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Polychromophilus spp. (Haemosporida) in Malagasy bats: host specificity and insights on invertebrate vectors

Overview of attention for article published in Malaria Journal, August 2018
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About this Attention Score

  • Above-average Attention Score compared to outputs of the same age (59th percentile)

Mentioned by

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7 tweeters

Citations

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2 Dimensions

Readers on

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25 Mendeley
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Title
Polychromophilus spp. (Haemosporida) in Malagasy bats: host specificity and insights on invertebrate vectors
Published in
Malaria Journal, August 2018
DOI 10.1186/s12936-018-2461-8
Pubmed ID
Authors

Beza Ramasindrazana, Steven M. Goodman, Najla Dsouli, Yann Gomard, Erwan Lagadec, Milijaona Randrianarivelojosia, Koussay Dellagi, Pablo Tortosa

Abstract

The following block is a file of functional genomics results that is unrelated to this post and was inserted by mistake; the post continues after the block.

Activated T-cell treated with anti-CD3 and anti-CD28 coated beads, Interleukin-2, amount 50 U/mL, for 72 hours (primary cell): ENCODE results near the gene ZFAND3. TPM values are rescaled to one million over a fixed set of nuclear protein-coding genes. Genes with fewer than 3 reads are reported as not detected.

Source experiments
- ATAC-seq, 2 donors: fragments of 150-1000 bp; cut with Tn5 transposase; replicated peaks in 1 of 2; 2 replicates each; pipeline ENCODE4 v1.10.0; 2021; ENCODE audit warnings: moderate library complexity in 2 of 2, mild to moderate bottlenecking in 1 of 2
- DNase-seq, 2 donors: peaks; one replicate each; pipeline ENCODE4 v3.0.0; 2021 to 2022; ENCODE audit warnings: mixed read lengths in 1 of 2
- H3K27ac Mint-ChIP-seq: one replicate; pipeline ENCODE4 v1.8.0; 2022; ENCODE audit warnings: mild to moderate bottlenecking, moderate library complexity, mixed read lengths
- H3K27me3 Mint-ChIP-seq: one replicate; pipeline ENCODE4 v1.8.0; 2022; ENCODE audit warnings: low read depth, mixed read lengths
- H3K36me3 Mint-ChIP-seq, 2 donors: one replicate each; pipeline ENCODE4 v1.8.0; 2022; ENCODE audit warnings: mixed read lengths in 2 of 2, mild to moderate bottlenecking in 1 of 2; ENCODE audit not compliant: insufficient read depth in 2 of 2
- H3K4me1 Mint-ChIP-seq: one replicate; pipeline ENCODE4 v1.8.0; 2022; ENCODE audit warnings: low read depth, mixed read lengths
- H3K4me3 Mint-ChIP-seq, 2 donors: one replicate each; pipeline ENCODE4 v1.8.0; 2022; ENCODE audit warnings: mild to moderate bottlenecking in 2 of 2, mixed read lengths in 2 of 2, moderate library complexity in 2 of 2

Bats are home to diverse haemosporidian parasites namely Plasmodium and Plasmodium-related. While information is available at a worldwide level, haemosporidian infection in bats from Madagascar is still scarce and recent changes in the taxonomy of the island's bat fauna, particularly the description of several new species, require a reassessment of previously described patterns, including blood parasite ecology and vectorial transmission. A sample representing seven of the nine known bat families and 31 of the 46 currently recognized taxa from Madagascar and collected in the western and central portions of the island were screened by PCR for the presence of Polychromophilus. In addition, Nycteribiidae flies parasitizing Miniopteridae and Vespertilionidae were screened for parasites with the aim to better understand aspects of vector transmission. Phylogenetic reconstruction using the mitochondrial cytochrome b encoding gene was used in a Bayesian analysis to examine the relationship between Polychromophilus recovered from Malagasy bats and those identified elsewhere. Polychromophilus infection was restricted to Miniopterus spp. (Miniopteridae), Myotis goudoti (Vespertilionidae), and Paratriaenops furculus (Rhinonycteridae), with an overall infection rate of 13.5%. Polychromophilus melanipherus was found infecting Miniopterus spp. and P. furculus, whereas Polychromophilus murinus was only recovered from M. goudoti. These two protozoan parasites species were also detected in bat flies species known to parasitize Miniopterus spp. and M. goudoti, respectively. Generalized linear model analyses were conducted to elucidate the effect of species and sex on haemoparasites infection in Miniopterus spp., which revealed that males have higher risk of infection than females and prevalence differed according to the considered Miniopterus host. Molecular screening of nycteribiid flies revealed three positive species for Polychromophilus spp., including Penicillidia sp. (cf. fulvida), Penicillidia leptothrinax, and Nycteribia stylidiopsis. These three fly species are known to parasitize Miniopterus spp. and M. goudoti and should be considered as potential vectors of Polychromophilus spp. Phylogenetic analyses demonstrated the existence of at least four distinct clades within the genus Polychromophilus, two of which were documented in the present study. The screening of nycteribiid flies overlaid on the highly diversified genus Miniopterus, provides considerable insight into parasite transmission, with bat infection being associated with their roosting behaviour and the occurrence of specific arthropod vectors.